I started searching for ideas for fabric and I cannot tell you how much I love the designs from Shawna Robinson at Happy Chair.
Seriously, this woman is my upholstery guru crush! I am not sure why her chairs elicit....well...happiness in me...Is it the colors, the mix of fabrics and textures? Either way, I find myself surfing her site often (cue the drool).
I noticed some chairs where she used swatches of burlap or jute and it got my brain spinning. So of course, in the jumbly, spastic way my mind sometimes works, I started searching for chairs made from burlap, jute and old coffee bags. After cleaning up more drool (there are some seriously amazing pieces out there), I started to feel confident that I would use coffee bags. Pluses here are the fact that I would be recycling (or upcycling) and that the fabric is durable and forgiving for the upholstering rookie.
Next up was getting my hands on some bags. An online search led me to believe that A.) these bags are seriously overpriced and B.) I couldn't select the ones I wanted. Lucky for me, there is a local coffee shop that has some hanging in the windows as a decoration. A quick phone call revealed that they had "tons" (exact words) and that they would be happy to sell some. I took a deep breath and asked what they charged per bag and after a pause......"Would $1-2 be OK with you?" Um, ding ding ding....yes, my dear that would be more than OK!
After picking up my bags, I felt a little surge of bravado and decided the only way to jump in was to literally just get after it. Step One: breakdown old chair. This is easily done with a little sweat and a sharp box cutter.
**If you have sensitive skin, the underlying batting and stuffing may make you a lil' itchy, so wear gloves!**
Once I had peeled it down to it's bare bones, I used about $6 worth of thin quilting batting to create a smooth and plush surface. This also helped me to expose exactly where I would be stapling the bags to.
I looked at a lot of sites and I found a few to be very helpful. The Creative Maven had a great tutorial as well as antiqueupholsterer.com. Although I did not follow these instructions to a T, it did help me understand how to start and where to attach the various pieces.
I decided to start with the arms as they looked the most difficult. By laying out my bags, I was able to drape the chair with the various bags to determine what would go where. After seeing it in this light, I decided on using the back sides of the bags for the arms.
|Exterior and Interior Strips of Arm Attached.|
|"Fan" folded by hand and stapled at the base. Leftover seam from bag twirled into a pinwheel and glued down to cover staples.|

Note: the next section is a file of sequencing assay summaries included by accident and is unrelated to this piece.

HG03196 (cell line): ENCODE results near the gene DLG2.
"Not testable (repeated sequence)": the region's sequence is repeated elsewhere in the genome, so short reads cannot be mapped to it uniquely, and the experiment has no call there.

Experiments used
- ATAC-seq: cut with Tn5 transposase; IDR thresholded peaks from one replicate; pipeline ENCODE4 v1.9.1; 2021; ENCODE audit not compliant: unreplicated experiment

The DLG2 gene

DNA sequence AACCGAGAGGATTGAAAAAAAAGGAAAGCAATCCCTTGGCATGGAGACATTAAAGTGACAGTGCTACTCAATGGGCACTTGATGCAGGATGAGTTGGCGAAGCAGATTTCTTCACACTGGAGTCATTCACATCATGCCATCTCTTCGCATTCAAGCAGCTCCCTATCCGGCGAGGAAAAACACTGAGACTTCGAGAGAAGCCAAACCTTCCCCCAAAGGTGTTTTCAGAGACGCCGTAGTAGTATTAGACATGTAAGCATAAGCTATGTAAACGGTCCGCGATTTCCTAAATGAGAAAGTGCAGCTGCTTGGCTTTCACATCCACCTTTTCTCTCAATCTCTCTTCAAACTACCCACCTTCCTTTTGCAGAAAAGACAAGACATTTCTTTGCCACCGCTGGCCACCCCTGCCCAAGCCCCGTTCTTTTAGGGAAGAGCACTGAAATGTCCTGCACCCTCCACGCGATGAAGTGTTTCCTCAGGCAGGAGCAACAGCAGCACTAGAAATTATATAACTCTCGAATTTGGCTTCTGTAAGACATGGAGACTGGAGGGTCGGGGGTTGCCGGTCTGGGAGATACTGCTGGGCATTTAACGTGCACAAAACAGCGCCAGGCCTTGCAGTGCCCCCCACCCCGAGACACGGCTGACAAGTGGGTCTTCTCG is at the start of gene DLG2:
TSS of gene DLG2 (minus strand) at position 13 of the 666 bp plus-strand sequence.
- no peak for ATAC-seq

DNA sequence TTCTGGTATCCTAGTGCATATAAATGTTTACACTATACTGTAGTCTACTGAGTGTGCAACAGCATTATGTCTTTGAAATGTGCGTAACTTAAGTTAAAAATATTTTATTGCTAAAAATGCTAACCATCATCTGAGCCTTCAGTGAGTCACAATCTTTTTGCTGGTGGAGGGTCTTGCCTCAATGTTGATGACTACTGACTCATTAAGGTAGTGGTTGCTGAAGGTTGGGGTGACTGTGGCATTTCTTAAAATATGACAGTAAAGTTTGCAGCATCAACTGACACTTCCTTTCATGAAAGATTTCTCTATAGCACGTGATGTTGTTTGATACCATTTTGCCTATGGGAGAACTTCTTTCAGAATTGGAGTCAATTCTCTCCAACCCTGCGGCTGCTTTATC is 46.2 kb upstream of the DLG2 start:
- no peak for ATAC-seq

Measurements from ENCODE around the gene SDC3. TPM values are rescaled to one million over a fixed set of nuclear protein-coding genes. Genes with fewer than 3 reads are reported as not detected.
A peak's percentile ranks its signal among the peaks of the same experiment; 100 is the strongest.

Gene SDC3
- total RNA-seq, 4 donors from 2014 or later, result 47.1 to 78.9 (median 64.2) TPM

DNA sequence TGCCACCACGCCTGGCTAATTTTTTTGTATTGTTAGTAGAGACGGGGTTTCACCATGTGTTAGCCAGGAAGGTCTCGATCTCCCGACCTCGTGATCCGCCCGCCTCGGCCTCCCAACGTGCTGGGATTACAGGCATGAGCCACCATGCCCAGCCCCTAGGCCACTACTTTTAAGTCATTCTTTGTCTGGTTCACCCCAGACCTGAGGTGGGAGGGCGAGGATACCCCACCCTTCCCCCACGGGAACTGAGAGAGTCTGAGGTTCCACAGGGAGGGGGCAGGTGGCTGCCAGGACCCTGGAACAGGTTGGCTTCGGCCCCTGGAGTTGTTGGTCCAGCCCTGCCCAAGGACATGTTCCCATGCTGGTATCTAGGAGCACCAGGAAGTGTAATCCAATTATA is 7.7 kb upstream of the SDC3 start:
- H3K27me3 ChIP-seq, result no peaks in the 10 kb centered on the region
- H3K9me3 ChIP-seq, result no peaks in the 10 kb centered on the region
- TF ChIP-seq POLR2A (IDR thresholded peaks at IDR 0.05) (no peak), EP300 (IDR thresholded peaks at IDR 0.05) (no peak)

Once both arms were pulled through and stapled. I decided to start on the on the front side of the back and the upper arm wings. These were a little more difficult than expected simply because it was a hard to pull the fabric taut and push it through to be stapled on the back. A little maneuvering (and maybe a swear) and it was stapled into place.
Since I did not want to pull out my sewing machine to do the wings, I draped the fabric and pulled it through to the back and under the arm. After stapling it to the wooden frame, I folded the top to create a seam and stapled it down. The burlap was then manipulated and pulled to cover the small bit of staple that was exposed.
|Wings attached like an envelope and then a seam created along the top.|
|Pulled through to the back of the chair and stapled down to the wooden frame.|
I could finally see it coming together and was starting to actually feel like I may have pulled it off. To attach the back piece, cut a bag in half and in an inside out fashion stapled the top following the curve of the chair.
|Stapled the fabric on the underside to hide the staples. Followed the curve of the chair.|
|Once it was stapled, flipped the fabric back down and was able to achieve a clean, taut seam.|
Then I pulled the fabric taut under the bottom side of the base and secured with staples. A few staples over the top of the fabric on the sides of the chair held the sides down. I hid these by angling the stapler and then pulling the burlap a bit to cover the staple.
For now, I am using the original cushion. I may recover this (which will surely require me to break out my sewing machine....big sigh). Love the finished product and feel way more confident in upholstery!
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